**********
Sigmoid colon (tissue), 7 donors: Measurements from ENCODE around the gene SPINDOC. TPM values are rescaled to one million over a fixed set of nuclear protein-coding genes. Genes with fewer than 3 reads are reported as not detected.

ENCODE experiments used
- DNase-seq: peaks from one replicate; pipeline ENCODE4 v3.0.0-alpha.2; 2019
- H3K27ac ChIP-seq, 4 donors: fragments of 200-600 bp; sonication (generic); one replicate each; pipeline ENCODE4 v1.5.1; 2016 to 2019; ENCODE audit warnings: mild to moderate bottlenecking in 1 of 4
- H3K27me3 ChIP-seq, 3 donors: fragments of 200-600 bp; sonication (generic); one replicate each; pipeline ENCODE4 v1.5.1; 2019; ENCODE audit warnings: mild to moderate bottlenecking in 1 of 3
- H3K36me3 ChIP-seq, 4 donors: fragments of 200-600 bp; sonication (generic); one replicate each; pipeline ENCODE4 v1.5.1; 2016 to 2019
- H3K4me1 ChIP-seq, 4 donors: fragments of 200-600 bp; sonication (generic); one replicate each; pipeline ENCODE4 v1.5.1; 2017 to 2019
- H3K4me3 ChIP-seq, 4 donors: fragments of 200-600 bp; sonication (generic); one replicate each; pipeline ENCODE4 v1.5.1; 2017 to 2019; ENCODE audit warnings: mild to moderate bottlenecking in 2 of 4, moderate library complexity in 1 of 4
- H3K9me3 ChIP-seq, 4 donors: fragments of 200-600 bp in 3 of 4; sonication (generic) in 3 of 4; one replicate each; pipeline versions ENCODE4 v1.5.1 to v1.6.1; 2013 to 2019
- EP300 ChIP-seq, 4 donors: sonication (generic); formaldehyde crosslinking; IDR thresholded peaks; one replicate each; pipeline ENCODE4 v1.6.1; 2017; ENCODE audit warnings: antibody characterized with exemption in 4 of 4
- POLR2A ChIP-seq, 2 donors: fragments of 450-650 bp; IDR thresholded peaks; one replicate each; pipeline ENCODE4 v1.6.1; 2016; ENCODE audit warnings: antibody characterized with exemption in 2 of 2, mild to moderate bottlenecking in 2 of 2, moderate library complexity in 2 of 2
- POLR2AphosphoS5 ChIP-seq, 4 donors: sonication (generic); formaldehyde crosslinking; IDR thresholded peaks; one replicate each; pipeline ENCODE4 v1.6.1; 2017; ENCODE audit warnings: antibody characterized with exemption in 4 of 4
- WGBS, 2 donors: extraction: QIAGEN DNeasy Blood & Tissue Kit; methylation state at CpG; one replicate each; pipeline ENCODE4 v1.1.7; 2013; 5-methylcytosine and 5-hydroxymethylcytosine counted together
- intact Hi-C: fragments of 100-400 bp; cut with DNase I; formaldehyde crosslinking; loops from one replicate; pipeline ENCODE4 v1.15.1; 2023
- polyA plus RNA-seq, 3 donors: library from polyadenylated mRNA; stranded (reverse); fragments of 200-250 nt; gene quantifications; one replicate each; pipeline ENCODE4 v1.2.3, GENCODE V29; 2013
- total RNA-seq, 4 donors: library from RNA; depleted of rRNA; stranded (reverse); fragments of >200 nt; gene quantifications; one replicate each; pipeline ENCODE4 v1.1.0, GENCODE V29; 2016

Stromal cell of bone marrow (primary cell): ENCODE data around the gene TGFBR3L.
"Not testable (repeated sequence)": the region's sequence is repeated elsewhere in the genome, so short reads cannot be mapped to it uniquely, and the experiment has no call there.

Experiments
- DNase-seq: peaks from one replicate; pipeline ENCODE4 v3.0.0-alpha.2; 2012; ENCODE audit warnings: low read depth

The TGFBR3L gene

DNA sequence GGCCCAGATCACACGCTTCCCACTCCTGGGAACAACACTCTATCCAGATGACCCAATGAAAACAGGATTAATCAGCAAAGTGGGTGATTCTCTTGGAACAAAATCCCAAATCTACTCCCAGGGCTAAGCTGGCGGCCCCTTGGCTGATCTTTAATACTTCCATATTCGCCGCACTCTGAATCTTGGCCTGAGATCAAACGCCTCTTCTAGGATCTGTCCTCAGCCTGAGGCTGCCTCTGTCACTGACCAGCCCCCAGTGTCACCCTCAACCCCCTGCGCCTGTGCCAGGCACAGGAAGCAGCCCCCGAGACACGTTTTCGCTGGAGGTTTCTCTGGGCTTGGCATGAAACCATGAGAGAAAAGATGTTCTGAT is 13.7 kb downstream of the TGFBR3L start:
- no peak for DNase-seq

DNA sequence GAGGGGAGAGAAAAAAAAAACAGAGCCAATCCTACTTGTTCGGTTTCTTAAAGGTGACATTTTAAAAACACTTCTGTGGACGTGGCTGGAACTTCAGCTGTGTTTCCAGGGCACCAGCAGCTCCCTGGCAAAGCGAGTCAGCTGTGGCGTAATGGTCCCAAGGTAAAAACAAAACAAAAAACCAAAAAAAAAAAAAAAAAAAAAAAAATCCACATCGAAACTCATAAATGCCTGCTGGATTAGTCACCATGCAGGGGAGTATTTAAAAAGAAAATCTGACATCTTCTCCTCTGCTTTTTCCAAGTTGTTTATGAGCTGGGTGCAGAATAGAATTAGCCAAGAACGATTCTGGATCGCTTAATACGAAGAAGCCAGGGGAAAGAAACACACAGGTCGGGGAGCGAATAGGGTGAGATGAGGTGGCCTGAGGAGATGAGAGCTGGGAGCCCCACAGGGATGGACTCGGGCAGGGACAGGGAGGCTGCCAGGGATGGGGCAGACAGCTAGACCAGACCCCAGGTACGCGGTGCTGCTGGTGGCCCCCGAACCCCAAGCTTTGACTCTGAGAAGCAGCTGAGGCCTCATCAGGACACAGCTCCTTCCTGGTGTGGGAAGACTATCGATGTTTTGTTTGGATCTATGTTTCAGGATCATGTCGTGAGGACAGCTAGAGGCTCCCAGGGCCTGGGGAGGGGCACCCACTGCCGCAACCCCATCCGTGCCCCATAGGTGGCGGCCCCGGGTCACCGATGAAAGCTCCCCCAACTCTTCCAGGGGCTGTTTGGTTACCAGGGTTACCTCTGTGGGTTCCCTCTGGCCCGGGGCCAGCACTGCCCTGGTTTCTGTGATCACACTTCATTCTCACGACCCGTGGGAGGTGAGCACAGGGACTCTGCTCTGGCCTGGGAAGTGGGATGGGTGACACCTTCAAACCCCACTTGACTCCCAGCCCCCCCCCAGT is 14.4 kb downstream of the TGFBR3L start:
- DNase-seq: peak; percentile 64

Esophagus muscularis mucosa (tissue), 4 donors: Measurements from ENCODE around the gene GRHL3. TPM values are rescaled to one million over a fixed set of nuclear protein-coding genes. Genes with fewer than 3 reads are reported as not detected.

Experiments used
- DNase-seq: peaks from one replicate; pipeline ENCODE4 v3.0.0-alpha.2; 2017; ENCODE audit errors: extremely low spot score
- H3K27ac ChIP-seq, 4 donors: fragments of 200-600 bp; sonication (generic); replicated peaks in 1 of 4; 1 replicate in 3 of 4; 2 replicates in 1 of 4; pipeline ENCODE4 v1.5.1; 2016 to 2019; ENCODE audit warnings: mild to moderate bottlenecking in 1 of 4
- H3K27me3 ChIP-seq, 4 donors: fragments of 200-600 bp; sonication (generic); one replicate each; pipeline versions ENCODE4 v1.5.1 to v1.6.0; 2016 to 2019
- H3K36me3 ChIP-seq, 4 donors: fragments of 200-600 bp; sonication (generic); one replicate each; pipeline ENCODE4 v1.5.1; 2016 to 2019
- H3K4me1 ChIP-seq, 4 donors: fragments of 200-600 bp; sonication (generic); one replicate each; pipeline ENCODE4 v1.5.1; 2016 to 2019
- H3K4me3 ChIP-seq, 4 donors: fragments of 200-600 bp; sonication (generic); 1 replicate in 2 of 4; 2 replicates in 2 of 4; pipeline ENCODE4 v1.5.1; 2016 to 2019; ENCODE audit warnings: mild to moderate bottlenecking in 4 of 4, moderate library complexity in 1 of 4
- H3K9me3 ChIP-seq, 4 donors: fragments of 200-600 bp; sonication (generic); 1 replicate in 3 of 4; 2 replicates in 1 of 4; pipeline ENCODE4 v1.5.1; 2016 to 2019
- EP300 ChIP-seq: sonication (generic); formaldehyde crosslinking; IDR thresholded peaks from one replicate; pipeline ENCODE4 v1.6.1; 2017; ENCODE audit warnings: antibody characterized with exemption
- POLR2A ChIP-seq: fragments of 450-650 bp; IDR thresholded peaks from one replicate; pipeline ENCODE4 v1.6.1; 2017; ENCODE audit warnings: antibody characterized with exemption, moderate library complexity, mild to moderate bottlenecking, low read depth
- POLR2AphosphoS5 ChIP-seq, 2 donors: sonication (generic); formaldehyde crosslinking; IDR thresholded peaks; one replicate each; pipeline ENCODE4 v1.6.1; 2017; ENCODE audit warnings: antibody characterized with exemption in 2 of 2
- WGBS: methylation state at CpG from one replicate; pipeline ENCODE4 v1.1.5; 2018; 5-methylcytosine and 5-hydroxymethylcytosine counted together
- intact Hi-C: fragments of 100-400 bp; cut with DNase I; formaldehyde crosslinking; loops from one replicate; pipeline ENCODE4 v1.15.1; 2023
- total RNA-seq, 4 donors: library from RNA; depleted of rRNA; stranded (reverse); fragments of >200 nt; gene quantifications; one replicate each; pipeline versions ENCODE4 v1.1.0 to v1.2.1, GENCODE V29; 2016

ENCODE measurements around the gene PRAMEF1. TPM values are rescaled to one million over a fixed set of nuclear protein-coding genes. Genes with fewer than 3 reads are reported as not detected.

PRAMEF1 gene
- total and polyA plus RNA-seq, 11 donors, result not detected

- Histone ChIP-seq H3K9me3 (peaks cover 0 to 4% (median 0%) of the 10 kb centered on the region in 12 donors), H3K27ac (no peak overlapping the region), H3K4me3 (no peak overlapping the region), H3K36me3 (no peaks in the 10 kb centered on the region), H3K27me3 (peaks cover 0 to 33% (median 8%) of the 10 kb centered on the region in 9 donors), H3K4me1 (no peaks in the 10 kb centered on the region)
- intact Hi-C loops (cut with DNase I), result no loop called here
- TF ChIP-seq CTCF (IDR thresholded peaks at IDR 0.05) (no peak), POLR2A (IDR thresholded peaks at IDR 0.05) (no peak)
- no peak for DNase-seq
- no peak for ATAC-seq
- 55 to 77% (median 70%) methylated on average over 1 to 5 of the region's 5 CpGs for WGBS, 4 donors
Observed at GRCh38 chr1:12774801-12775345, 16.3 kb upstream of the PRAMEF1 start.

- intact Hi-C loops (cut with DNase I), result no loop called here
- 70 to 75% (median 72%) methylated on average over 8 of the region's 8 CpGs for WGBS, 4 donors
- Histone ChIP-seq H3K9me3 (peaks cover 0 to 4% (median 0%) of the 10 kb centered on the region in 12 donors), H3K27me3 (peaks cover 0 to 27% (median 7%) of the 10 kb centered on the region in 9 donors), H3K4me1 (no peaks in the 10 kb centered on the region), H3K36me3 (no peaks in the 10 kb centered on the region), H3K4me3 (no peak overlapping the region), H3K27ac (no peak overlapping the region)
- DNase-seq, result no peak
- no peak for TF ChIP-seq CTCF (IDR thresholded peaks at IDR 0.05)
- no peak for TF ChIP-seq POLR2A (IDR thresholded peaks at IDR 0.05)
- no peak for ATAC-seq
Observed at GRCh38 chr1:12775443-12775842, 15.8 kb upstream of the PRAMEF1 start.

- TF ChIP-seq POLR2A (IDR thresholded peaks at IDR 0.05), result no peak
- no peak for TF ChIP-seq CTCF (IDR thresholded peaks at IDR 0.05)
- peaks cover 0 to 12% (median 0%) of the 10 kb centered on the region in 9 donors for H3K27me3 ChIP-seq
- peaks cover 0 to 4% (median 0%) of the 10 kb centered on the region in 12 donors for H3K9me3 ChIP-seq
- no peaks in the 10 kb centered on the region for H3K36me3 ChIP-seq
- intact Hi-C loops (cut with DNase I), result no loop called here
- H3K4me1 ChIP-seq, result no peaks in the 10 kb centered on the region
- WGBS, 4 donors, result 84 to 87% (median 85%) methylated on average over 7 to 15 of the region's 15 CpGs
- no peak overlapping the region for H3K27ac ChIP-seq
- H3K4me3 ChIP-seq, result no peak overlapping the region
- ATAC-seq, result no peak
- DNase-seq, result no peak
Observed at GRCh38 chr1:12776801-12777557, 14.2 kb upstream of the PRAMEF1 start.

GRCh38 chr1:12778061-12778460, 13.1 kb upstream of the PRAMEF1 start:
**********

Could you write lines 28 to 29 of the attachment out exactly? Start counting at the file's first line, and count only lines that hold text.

- DNase-seq: peaks from one replicate; pipeline ENCODE4 v3.0.0-alpha.2; 2017; ENCODE audit errors: extremely low spot score
- H3K27ac ChIP-seq, 4 donors: fragments of 200-600 bp; sonication (generic); replicated peaks in 1 of 4; 1 replicate in 3 of 4; 2 replicates in 1 of 4; pipeline ENCODE4 v1.5.1; 2016 to 2019; ENCODE audit warnings: mild to moderate bottlenecking in 1 of 4